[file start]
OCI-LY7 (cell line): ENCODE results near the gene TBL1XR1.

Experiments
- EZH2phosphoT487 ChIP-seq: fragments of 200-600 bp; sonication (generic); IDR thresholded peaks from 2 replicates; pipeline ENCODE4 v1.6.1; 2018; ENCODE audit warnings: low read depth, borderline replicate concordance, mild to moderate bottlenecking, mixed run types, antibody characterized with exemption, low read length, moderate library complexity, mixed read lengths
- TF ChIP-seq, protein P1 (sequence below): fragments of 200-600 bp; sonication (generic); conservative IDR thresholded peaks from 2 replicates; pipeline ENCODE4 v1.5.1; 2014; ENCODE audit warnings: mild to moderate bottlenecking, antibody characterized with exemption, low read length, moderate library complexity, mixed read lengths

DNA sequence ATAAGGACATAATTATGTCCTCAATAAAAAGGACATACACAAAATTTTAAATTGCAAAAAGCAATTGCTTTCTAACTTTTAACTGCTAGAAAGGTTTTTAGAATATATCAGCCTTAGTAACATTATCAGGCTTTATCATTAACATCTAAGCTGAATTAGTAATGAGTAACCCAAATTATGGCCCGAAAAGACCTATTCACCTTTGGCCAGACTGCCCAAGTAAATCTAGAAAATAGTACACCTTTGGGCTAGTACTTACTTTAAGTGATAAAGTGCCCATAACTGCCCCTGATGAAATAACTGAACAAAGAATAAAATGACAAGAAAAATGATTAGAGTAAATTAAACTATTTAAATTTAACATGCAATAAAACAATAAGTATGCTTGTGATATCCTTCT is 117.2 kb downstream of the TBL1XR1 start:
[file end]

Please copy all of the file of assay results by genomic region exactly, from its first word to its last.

OCI-LY7 (cell line): ENCODE results near the gene TBL1XR1.

Experiments
- EZH2phosphoT487 ChIP-seq: fragments of 200-600 bp; sonication (generic); IDR thresholded peaks from 2 replicates; pipeline ENCODE4 v1.6.1; 2018; ENCODE audit warnings: low read depth, borderline replicate concordance, mild to moderate bottlenecking, mixed run types, antibody characterized with exemption, low read length, moderate library complexity, mixed read lengths
- TF ChIP-seq, protein P1 (sequence below): fragments of 200-600 bp; sonication (generic); conservative IDR thresholded peaks from 2 replicates; pipeline ENCODE4 v1.5.1; 2014; ENCODE audit warnings: mild to moderate bottlenecking, antibody characterized with exemption, low read length, moderate library complexity, mixed read lengths

DNA sequence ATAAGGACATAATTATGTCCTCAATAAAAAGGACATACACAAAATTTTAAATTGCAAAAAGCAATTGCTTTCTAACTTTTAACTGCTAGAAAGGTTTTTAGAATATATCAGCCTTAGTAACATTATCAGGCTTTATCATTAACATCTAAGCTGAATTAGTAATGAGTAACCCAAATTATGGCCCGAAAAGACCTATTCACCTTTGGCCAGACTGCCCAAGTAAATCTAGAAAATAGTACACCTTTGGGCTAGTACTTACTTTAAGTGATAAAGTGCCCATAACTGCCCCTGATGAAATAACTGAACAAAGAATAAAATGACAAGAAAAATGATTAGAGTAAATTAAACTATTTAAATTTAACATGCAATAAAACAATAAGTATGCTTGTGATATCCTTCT is 117.2 kb downstream of the TBL1XR1 start: